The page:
A public boat launch on the Deep River
Location: 14680 US 421 South, Gulf, NC 27256
GPS Coordinates: 35.554993,-79.283352
About McIver Landing on the Deep River
Moving downstream on the Deep River, you barely notice the crumbling stone structure rising on the right about 50 yards inland. But, if you pull over to the one break in the Deep River’s steep banks to tie up and investigate, you may shortly assume you have stumbled upon an ancient Mayan ruin — mysteriously plopped down in Lee County.
It’s actually the Endor Iron Furnace which produced iron from 1862 into the 1870s. This is just one of the many surprises you’ll find paddling the Deep River for its last 37 miles before it combines with the Haw River to form the Cape Fear River. The furnace is a massive structure, standing 35 feet high and built of brownstone blocks weighing up to a ton. Standing at its massive base, it’s hard to imagine what other secrets the Deep is managing to keep from you.
The one about the coal mining industry that thrived here from 1850 to 1930, for instance. The Carolina Mine, McIver Mine, Black Diamond, Gardner, Murchison — these mines all thrived along the river, a river that was once dammed and locked in an effort to transport goods downriver by barge. Or about the Camelback Bridge, which served as a key transportation link when it opened in 1910, but has since been relegated to pedestrian traffic as the key attraction of Deep River Park. Or about the textile mills that were once prevalent in this area.
You’re forgiven if these secrets remain such as you paddle the river because it has an allure all its own. The Deep River’s name comes not in reference to its water, but rather its streambanks. They rise steeply from the river, giving the wide river a cozy feel. The feeling is enhanced by the dense curtain of trees, including an abundance of sycamore, beech and oak, and understory, buckeye, and pawpaw in particular, lining its banks. In the heat of summer when the middle of the river is exposed, you can find relief in the shade of one bank or the other. And while much of the Deep is flat water, a smattering of Class I and II rapids along the way will keep you from getting complacent.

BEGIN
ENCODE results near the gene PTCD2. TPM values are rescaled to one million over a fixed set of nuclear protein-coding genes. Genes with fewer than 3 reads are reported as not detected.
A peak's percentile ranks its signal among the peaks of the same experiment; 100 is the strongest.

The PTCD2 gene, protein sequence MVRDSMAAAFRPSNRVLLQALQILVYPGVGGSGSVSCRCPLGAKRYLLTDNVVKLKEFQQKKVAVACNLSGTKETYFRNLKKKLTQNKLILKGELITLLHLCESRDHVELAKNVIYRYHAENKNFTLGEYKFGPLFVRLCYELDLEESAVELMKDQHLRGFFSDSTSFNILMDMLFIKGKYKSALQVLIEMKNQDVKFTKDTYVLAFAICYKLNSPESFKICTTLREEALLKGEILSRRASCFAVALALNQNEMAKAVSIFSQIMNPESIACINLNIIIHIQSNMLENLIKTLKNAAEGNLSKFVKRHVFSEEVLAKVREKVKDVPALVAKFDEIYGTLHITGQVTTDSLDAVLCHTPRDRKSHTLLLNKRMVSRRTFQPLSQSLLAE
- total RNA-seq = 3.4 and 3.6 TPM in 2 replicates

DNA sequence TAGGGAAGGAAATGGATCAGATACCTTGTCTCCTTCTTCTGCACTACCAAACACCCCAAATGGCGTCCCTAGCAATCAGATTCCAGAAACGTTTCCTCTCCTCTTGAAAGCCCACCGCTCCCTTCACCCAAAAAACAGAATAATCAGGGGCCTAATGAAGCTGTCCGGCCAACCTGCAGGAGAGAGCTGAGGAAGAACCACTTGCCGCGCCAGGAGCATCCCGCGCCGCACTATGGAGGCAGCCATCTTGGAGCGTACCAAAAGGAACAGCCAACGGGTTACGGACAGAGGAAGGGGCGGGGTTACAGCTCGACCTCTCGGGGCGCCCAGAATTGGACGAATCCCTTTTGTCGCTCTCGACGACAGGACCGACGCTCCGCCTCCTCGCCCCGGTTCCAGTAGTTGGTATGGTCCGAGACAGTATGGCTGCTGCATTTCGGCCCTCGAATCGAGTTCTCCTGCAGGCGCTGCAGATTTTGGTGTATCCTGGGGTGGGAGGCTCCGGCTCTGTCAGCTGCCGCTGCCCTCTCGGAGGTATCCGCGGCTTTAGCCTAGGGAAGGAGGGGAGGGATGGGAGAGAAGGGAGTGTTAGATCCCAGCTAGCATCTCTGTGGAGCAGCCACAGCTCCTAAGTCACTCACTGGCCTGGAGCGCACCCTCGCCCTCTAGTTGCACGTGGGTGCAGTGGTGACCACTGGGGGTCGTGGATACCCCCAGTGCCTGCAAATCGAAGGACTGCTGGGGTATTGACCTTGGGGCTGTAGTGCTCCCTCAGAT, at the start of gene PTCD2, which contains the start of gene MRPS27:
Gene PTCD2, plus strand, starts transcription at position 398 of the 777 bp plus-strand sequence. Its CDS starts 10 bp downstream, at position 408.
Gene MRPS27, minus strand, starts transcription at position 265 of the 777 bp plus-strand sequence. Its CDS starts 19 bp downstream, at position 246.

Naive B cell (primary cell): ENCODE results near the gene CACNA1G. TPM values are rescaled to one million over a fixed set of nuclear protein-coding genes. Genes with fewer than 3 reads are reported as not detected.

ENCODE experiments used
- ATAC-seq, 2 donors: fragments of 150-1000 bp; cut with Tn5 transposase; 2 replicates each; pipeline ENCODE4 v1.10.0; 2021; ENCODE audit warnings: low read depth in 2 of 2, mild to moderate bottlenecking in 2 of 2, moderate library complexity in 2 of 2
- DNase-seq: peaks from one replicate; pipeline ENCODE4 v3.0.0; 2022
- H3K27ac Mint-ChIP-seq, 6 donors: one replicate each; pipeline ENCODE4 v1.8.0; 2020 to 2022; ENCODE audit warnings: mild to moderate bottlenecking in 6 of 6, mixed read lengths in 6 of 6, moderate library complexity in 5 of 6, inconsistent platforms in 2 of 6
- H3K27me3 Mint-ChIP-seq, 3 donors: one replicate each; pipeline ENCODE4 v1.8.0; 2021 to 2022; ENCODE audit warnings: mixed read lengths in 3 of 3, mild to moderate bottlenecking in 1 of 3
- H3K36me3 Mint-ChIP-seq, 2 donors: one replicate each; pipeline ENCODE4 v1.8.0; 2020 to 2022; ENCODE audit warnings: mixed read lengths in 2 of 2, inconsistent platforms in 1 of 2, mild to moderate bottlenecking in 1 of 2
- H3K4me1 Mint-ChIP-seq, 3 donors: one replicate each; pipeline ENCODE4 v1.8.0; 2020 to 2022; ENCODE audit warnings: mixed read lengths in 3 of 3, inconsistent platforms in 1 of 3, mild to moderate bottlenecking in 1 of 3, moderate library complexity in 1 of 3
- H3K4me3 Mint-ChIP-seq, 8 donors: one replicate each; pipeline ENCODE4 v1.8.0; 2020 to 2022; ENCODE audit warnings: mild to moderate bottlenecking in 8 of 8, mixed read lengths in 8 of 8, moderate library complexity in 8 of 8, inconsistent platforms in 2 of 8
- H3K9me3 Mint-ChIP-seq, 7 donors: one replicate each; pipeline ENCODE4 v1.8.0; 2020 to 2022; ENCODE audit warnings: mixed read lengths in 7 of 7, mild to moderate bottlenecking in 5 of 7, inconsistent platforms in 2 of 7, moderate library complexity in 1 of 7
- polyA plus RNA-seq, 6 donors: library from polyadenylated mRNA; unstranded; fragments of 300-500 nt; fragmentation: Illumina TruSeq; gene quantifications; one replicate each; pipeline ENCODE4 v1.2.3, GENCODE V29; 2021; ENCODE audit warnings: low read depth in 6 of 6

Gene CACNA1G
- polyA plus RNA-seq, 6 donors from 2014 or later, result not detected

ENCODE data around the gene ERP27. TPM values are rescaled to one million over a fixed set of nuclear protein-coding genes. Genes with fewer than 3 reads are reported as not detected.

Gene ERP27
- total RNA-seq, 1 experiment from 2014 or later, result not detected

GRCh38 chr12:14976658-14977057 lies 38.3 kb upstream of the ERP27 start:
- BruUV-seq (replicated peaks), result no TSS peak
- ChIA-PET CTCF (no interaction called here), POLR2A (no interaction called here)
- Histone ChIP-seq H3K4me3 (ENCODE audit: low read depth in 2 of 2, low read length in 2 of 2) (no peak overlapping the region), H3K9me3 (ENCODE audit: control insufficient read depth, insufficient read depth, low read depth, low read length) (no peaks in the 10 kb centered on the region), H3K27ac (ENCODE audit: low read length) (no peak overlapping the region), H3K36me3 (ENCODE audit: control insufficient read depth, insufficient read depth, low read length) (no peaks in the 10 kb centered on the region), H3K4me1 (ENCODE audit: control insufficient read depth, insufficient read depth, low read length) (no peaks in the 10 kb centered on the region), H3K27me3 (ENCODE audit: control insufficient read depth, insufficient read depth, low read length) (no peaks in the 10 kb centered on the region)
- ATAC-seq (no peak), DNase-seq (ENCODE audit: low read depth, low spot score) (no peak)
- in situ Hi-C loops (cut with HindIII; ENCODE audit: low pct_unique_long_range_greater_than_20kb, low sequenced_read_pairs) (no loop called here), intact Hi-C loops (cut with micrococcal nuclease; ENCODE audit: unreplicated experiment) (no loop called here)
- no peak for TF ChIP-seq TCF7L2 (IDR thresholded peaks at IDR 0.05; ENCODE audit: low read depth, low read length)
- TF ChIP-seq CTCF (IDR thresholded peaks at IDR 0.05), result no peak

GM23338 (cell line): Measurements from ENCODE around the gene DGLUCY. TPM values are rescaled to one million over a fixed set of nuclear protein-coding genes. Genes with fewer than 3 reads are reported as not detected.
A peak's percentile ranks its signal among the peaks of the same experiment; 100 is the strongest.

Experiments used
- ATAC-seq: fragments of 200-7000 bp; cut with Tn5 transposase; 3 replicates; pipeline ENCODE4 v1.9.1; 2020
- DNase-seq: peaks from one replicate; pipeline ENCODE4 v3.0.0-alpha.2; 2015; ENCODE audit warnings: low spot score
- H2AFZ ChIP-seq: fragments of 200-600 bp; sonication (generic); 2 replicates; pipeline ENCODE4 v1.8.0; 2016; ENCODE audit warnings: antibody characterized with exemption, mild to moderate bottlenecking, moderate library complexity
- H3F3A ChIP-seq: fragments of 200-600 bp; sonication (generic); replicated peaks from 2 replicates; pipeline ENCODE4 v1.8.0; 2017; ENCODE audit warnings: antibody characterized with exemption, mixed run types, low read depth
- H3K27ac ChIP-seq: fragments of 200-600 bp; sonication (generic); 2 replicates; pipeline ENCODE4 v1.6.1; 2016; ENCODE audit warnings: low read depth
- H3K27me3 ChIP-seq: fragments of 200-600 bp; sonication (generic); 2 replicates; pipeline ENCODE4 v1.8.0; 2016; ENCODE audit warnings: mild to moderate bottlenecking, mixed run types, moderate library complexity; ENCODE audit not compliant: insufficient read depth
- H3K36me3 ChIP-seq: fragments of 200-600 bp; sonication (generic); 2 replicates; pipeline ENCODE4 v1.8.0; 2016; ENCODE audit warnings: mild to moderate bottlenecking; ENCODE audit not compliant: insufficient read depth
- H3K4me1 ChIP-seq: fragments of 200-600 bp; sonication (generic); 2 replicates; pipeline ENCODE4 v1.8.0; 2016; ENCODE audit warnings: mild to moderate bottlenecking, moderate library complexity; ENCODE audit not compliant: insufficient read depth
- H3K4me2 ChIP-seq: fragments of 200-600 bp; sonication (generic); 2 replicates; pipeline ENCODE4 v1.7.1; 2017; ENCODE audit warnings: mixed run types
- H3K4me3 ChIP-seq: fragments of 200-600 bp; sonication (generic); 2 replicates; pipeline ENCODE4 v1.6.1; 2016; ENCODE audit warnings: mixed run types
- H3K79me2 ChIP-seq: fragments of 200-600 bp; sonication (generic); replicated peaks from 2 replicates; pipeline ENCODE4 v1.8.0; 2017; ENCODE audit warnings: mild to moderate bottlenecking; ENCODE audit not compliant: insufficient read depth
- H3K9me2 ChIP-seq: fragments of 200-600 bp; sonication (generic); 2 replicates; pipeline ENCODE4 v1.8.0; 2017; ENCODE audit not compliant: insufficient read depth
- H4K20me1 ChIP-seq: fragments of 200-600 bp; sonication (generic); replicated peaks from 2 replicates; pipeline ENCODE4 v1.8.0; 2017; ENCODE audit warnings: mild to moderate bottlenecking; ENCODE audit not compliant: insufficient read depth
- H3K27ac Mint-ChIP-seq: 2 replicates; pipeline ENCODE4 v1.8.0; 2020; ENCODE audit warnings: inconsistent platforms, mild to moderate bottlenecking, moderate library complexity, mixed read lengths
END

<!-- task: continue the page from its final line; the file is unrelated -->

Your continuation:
TLC has helped conserve more than 3,000 acres along the river, and in 2007, the state officially established the Deep River State Trail. Two separate tracks in Chatham County, comprising approximately 944 acres, were obtained through a partnership between TLC and the N.C. Division of Parks and Recreation to establish the trail. Eventually, the trail will run from the Randleman Dam downstream to the Cape Fear.
The six access points already available on the Deep River make it one of the region’s most attractive paddling destinations. You can explore the river on your own, or join a guided trip with area outfitters like Frog Hollow Outdoors.